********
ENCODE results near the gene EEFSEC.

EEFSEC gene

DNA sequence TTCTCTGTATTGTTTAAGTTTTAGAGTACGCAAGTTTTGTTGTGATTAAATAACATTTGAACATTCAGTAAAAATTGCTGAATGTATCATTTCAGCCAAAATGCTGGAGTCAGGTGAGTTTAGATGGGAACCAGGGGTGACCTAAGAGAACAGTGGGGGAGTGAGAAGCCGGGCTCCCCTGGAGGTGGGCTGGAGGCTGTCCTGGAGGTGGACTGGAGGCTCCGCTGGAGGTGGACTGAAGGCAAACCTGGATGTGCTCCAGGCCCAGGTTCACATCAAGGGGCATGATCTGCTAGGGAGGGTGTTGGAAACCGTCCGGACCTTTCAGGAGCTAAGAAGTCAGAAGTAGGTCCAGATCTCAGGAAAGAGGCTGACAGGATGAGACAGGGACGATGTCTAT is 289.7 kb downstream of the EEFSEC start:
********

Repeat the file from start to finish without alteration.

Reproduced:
ENCODE results near the gene EEFSEC.

EEFSEC gene

DNA sequence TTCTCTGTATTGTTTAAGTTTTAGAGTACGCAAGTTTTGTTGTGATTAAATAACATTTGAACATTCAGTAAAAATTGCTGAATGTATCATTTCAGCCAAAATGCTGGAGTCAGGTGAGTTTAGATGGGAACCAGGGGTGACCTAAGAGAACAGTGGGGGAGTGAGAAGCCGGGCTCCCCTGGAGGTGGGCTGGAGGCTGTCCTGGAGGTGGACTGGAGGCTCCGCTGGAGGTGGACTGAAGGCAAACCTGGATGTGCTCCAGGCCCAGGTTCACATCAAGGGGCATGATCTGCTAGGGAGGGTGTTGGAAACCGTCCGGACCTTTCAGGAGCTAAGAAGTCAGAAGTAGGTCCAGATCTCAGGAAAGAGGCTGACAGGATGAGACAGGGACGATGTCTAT is 289.7 kb downstream of the EEFSEC start: